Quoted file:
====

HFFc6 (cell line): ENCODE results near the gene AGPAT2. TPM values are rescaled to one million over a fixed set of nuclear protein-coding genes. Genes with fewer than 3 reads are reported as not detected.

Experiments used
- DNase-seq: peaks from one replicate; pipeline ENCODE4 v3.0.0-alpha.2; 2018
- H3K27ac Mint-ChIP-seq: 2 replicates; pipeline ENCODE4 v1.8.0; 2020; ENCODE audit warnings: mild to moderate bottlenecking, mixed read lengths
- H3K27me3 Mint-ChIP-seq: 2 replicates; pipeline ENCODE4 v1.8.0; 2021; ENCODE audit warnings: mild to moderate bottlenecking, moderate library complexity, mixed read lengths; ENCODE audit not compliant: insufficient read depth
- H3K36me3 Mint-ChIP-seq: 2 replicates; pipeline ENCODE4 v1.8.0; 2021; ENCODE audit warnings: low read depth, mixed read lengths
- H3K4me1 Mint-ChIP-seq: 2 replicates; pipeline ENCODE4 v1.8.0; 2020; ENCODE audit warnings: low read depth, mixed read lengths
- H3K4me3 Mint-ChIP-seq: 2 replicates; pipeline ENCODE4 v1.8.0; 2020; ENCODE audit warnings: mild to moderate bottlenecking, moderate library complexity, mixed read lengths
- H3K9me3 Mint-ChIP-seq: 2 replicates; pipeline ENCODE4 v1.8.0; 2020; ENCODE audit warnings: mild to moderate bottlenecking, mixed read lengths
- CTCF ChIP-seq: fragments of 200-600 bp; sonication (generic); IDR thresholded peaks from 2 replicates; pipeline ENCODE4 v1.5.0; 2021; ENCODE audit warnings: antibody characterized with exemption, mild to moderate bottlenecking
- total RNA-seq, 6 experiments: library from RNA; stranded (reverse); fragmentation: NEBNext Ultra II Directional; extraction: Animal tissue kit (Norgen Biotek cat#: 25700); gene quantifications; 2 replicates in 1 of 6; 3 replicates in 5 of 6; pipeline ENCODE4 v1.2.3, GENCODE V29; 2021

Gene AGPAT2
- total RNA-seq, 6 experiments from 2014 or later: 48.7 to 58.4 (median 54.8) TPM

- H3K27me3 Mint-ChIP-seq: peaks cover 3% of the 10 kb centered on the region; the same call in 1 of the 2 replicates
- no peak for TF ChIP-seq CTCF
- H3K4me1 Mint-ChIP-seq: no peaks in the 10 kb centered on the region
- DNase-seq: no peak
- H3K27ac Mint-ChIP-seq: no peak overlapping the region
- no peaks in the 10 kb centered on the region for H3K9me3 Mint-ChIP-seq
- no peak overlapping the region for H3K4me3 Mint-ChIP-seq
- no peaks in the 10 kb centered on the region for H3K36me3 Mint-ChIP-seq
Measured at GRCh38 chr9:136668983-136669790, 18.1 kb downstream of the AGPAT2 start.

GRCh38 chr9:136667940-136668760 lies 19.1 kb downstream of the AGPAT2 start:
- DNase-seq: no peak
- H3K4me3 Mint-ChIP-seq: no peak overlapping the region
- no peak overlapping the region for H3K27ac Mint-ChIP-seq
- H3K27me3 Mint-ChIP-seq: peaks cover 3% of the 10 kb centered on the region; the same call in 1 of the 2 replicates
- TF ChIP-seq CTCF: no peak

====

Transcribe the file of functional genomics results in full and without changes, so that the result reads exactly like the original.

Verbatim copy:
HFFc6 (cell line): ENCODE results near the gene AGPAT2. TPM values are rescaled to one million over a fixed set of nuclear protein-coding genes. Genes with fewer than 3 reads are reported as not detected.

Experiments used
- DNase-seq: peaks from one replicate; pipeline ENCODE4 v3.0.0-alpha.2; 2018
- H3K27ac Mint-ChIP-seq: 2 replicates; pipeline ENCODE4 v1.8.0; 2020; ENCODE audit warnings: mild to moderate bottlenecking, mixed read lengths
- H3K27me3 Mint-ChIP-seq: 2 replicates; pipeline ENCODE4 v1.8.0; 2021; ENCODE audit warnings: mild to moderate bottlenecking, moderate library complexity, mixed read lengths; ENCODE audit not compliant: insufficient read depth
- H3K36me3 Mint-ChIP-seq: 2 replicates; pipeline ENCODE4 v1.8.0; 2021; ENCODE audit warnings: low read depth, mixed read lengths
- H3K4me1 Mint-ChIP-seq: 2 replicates; pipeline ENCODE4 v1.8.0; 2020; ENCODE audit warnings: low read depth, mixed read lengths
- H3K4me3 Mint-ChIP-seq: 2 replicates; pipeline ENCODE4 v1.8.0; 2020; ENCODE audit warnings: mild to moderate bottlenecking, moderate library complexity, mixed read lengths
- H3K9me3 Mint-ChIP-seq: 2 replicates; pipeline ENCODE4 v1.8.0; 2020; ENCODE audit warnings: mild to moderate bottlenecking, mixed read lengths
- CTCF ChIP-seq: fragments of 200-600 bp; sonication (generic); IDR thresholded peaks from 2 replicates; pipeline ENCODE4 v1.5.0; 2021; ENCODE audit warnings: antibody characterized with exemption, mild to moderate bottlenecking
- total RNA-seq, 6 experiments: library from RNA; stranded (reverse); fragmentation: NEBNext Ultra II Directional; extraction: Animal tissue kit (Norgen Biotek cat#: 25700); gene quantifications; 2 replicates in 1 of 6; 3 replicates in 5 of 6; pipeline ENCODE4 v1.2.3, GENCODE V29; 2021

Gene AGPAT2
- total RNA-seq, 6 experiments from 2014 or later: 48.7 to 58.4 (median 54.8) TPM

- H3K27me3 Mint-ChIP-seq: peaks cover 3% of the 10 kb centered on the region; the same call in 1 of the 2 replicates
- no peak for TF ChIP-seq CTCF
- H3K4me1 Mint-ChIP-seq: no peaks in the 10 kb centered on the region
- DNase-seq: no peak
- H3K27ac Mint-ChIP-seq: no peak overlapping the region
- no peaks in the 10 kb centered on the region for H3K9me3 Mint-ChIP-seq
- no peak overlapping the region for H3K4me3 Mint-ChIP-seq
- no peaks in the 10 kb centered on the region for H3K36me3 Mint-ChIP-seq
Measured at GRCh38 chr9:136668983-136669790, 18.1 kb downstream of the AGPAT2 start.

GRCh38 chr9:136667940-136668760 lies 19.1 kb downstream of the AGPAT2 start:
- DNase-seq: no peak
- H3K4me3 Mint-ChIP-seq: no peak overlapping the region
- no peak overlapping the region for H3K27ac Mint-ChIP-seq
- H3K27me3 Mint-ChIP-seq: peaks cover 3% of the 10 kb centered on the region; the same call in 1 of the 2 replicates
- TF ChIP-seq CTCF: no peak